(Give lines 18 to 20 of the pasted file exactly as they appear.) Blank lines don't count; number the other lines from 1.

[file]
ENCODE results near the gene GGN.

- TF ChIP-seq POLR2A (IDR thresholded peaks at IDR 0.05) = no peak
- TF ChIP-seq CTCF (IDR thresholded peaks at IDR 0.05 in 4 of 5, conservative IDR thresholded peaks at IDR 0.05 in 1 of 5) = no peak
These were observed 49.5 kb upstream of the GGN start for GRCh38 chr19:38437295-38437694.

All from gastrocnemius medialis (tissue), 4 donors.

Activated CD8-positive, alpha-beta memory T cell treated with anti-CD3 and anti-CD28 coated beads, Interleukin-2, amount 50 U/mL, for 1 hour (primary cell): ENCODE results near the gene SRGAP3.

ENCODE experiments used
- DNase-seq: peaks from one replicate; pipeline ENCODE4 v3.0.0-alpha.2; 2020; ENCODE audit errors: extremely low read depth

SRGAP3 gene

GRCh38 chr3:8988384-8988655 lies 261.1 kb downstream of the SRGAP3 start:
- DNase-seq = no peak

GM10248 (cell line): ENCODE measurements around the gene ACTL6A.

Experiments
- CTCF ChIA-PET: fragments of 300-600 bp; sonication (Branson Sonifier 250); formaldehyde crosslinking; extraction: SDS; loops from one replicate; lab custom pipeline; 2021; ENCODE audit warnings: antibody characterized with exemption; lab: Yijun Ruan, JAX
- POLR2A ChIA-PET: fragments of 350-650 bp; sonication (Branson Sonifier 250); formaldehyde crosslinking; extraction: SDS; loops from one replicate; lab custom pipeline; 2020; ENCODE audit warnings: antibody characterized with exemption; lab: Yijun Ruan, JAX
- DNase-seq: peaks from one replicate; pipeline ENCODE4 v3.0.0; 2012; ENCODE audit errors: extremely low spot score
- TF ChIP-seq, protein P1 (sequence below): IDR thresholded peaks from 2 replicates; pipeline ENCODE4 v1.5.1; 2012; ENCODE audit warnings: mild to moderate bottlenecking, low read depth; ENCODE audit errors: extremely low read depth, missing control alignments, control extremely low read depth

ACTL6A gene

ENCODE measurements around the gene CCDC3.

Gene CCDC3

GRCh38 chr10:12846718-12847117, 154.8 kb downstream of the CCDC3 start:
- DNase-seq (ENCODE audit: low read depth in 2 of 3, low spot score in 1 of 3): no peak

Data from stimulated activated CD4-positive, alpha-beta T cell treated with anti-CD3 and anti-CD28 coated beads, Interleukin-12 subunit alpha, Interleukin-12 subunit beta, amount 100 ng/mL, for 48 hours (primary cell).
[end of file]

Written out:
ACTL6A gene

ENCODE measurements around the gene CCDC3.

Gene CCDC3